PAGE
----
Peak Helium

Preface. Turns out helium is needed for a lot more than party balloons, and like all resources, it is in decline. I learned that Stuff Runs Out early in life when we visited dozens of abandoned gold and silver mining towns on family vacations to the Southwest.

Alice Friedemann   www.energyskeptic.com  author of “When Trucks Stop Running: Energy and the Future of Transportation”, 2015, Springer and “Crunch! Whole Grain Artisan Chips and Crackers”. Podcasts: Practical Prepping, KunstlerCast 253, KunstlerCast278, Peak Prosperity, XX2 report

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Scientists are worried. Helium is the workhorse of chemistry, and shortages are forcing some experiments to shut down.  There is no substitute, or way to synthesize it, though some can be extracted as a byproduct of natural gas.

At the rate we’re consuming helium, it will be gone in less than 200 years, or even sooner since the current administration plans to privatize the federal helium supply, hastening its depletion. We’re undoing the planets billions of years of helium production in just a few decades.

How the universes second most common element could have a shortage is bewildering, but that’s because when an underground field is discovered, it’s hard to trap and store, usually escaping.  It’s hard to stockpile helium because of its inevitable escape from most containers.  The best way to keep that from happening is to store it in a layer of dolomite over 3,000 feet below ground, where there’s a thick layer of salt keeping it in place.

There are very few locations it’s likely to be found, mainly the U.S. Qatar, and Algeria. 

It takes hundreds of millions of years to produce any substantial quantities of helium underground. They build up where veins of these elements have been deposited, and lead to enormous underground reservoirs of helium. Once it’s extracted, we’d have to wait hundreds of millions of years again for these stores to replenish themselves.

Helium uses:

  • MRIs
  • Nuclear magnetic resonance
  • Deep sea diving
  • Airbags
  • cryogenics
  • Semiconductor industry
  • Fiber optics
  • Super-conducting magnets
  • Development of pharmaceutical drugs
  • NASA to separate fuels in rockets
  • Radiation-detecting sensors
  • Particle accelerators
  • Coldest substance in the world: minus 450 F, useful for cooling applications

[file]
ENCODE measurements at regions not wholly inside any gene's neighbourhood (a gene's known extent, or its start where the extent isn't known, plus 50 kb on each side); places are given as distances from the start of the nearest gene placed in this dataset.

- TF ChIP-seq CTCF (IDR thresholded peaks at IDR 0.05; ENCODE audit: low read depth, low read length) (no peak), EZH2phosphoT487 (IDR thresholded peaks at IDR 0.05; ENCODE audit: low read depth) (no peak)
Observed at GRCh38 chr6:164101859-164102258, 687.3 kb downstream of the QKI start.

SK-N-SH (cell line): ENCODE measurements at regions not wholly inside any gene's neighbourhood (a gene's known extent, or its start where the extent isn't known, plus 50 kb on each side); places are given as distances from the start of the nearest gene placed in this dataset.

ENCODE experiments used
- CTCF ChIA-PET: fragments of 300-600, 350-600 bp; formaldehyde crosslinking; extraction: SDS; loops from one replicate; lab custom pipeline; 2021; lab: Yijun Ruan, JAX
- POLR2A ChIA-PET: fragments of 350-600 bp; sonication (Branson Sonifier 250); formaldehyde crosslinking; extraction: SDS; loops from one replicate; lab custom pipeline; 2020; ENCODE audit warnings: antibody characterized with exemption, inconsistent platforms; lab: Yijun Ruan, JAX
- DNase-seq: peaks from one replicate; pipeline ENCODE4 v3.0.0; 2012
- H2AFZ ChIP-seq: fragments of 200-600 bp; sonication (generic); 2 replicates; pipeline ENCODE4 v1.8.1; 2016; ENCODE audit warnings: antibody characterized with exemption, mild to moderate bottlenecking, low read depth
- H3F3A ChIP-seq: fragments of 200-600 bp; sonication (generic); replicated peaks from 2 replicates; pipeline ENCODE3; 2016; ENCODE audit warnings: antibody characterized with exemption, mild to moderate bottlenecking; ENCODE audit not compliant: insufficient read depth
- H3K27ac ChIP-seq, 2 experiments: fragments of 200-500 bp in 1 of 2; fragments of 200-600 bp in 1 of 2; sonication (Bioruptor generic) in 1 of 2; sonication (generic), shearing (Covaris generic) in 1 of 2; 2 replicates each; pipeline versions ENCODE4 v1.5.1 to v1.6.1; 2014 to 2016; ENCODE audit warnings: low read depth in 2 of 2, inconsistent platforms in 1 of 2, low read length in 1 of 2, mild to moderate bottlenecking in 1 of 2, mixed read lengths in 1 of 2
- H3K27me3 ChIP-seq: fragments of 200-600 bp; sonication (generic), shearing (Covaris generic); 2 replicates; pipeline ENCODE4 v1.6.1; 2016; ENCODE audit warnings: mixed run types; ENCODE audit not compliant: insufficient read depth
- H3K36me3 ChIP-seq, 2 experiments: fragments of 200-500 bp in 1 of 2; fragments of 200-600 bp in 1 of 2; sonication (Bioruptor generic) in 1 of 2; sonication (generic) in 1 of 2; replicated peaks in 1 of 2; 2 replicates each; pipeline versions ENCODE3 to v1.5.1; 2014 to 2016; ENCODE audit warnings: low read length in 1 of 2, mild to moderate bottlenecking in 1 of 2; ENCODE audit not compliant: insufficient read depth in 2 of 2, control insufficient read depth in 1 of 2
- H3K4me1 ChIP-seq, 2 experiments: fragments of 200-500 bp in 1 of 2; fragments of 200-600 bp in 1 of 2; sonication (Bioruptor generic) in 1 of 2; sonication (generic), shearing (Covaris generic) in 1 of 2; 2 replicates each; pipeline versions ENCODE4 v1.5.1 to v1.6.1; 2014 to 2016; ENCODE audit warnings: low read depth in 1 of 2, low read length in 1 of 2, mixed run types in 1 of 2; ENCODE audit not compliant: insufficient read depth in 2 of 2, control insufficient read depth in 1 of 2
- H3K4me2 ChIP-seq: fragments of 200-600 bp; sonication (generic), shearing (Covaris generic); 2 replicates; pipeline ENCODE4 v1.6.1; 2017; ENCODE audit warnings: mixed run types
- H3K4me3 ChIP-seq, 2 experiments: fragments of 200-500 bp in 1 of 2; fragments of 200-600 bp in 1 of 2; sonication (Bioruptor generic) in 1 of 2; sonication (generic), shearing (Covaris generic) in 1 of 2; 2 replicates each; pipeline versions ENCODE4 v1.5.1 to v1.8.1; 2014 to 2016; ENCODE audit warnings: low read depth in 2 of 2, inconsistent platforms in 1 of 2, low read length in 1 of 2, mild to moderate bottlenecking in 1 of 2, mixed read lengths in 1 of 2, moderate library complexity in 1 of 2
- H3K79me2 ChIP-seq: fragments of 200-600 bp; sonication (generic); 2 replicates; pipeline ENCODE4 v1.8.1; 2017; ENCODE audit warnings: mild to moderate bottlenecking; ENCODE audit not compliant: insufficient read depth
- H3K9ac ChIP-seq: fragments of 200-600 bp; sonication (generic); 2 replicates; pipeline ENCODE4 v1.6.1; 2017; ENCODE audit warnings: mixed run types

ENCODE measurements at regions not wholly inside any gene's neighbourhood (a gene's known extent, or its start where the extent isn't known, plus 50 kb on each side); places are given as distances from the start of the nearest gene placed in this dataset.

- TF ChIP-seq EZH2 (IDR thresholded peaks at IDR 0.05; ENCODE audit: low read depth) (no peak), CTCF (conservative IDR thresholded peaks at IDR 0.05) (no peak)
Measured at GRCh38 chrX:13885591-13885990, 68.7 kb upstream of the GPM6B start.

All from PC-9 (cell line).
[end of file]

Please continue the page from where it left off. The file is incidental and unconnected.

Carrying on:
References

Baig, E., et al. 2019. Not just balloons: helium shortage may deflat MRIs, airbags, and research

Murphy, H. 2019. The global helium shortage is real, but don’t blame party balloons. New York Times

Pflum, M. 2019. Not just party city: why helium shortages worry scientists and researchers. CBS News.

Siegel, E., et al. 2019. Humanity is thoughtlessly wasting an essential, non-renewable resource: Helium. Forbes.

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4 Responses to Peak Helium

  1. Xabier says:

    Well, that’s industrial civilization: running short of the very resources which sustain it in only a few centuries -and unable, for economic reasons, to conserve them (in so many cases, only maximum exploitation and consumption is at all viable).

    It has no future at all, clearly.

    As for the fantasists who think that economies can ‘de-couple’ from resource exploitation. Oh my……

  2. Robert S cook says:

    Since industrial civilization has less than 100 years left before we return to agricultural civilization (equivalent to, say, 1870, perhaps minus coal), this isn’t going to be a problem.

  3. Martin Kasik says:

    I do not have a time to go back to my archive but I think situation is worse. The only source of helium are a few natural gas locations, where helium content is high enough (a few percent) to extract it.
    Helium is a product of radioactive decay of potassium 40 in an Earth core. Helium slowly diffuse to the surface and then escapes into atmosphere and then to the space (Earth gravity is not able to hold hydrogen neither helium).
    Only under a few dense salt domes it can be trapped in its way up (along with natural gas).
    Yes there is a strategic storage in US and I believe it was already privatized.
    It will be gone sooner then 200 years.

  4. Marty Sereno says:

    I have been working with MRI for almost three decades. At the rate at which we are consuming helium, it will be scarce in less than a decade. There are already shortages today as the US stops selling off the almost-empty strategic helium reserve (below cost). The last time they threatened to do this (2014), there was a severe helium shortage that shut down many MEG machines (I was in London at the time).

    The problem has been known for a long time. Here is a post I wrote on helium and other things for The Oil Drum, back in the day (2005):

    http://theoildrum.com/story/2005/11/30/233433/82